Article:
Colombia president Juan Manuel Santos is set to fire his Ministers of the Interior, Defense and Agriculture, those responsible for the implementation of a peace process with Marxist FARC rebels, according to newspaper El Espectador.
In a reshuffle that was expected last week already, Housing Minister Elsa Noguera will also be asked to give up her position, the newspaper reported Monday.
However, the reported resignation of Interior Minister Juan Fernando Cristo, Aurelio Iragorri and Defense Minister Luis Carlos Villegas, are most significant.
These ministers are responsible for the execution of a peace agreement with the FARC that has gone all but smooth.
Especially Villegas has come under fore for his apparent lack of capacity to lead the security forces in the operation to assume state control in areas that have been abandoned by the FARC.
The FARC demobilization process led by Villegas has been chaotic at best, but the criminal power vacuums created in several parts of the country have been main shame for the outgoing minister.
Due to the lack of state or guerrilla presence, community leaders have become a target for other illegal armed groups looking to either take over FARC territory or coca cultivation fields.
Since the peace deal came into effect on December 1, at least 29 local community leaders were assassinated.
Additionally, the camps in which the FARC is supposed to be demobilizing and laying down their weapons are still not ready, more than four months after peace.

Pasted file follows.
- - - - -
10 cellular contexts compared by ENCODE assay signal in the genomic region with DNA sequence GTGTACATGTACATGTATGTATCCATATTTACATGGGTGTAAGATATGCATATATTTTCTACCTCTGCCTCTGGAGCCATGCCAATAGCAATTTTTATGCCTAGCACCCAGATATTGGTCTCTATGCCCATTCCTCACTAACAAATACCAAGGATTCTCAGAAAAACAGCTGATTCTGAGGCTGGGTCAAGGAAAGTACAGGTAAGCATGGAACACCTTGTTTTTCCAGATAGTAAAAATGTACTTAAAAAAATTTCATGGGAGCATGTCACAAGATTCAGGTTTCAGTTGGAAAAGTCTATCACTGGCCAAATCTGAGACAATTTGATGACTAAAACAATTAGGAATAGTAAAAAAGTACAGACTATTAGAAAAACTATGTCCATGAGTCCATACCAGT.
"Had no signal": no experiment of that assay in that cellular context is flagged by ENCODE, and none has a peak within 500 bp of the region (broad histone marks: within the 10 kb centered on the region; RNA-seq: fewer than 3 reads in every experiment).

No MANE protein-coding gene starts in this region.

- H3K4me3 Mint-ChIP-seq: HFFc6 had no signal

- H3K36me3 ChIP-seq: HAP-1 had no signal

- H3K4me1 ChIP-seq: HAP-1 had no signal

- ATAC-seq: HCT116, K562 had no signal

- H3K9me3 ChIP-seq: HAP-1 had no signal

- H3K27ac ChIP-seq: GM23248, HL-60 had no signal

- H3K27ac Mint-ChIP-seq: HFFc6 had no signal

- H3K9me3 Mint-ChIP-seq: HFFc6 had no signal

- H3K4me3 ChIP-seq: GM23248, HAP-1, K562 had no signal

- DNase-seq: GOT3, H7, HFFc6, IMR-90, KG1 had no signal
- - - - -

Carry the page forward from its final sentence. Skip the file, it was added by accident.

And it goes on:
To make Villegas’ matters worse, he is responsible for the country’s counter-narcotics operations, which have also been disappointing as coca cultivation is booming and drug trafficking is at a record high.
Iragorri is the minister responsible for the implementation of rural reforms that seek to reduce poverty at the countryside and with that remove one of the main causes of political violence in Colombia.
Santos announced the introduction of this reform at the end of last month, but Iragorri has yet to formally propose them.
Cristo was the responsible minister for a series of political reforms that were approved by Congress and seek — apart from the FARC’s conversion to a political party — a normalization of Colombian politics.
The cabinet reshuffle comes at yet another crucial time in the peace process.
While the initial priority was to effectively demobilize and disarm the FARC, the implementation of the rural and political reforms are next.
All things involved in the peace process can count on broad skepticism among the Colombian public and fierce opposition from the hard-right opposition in Congress.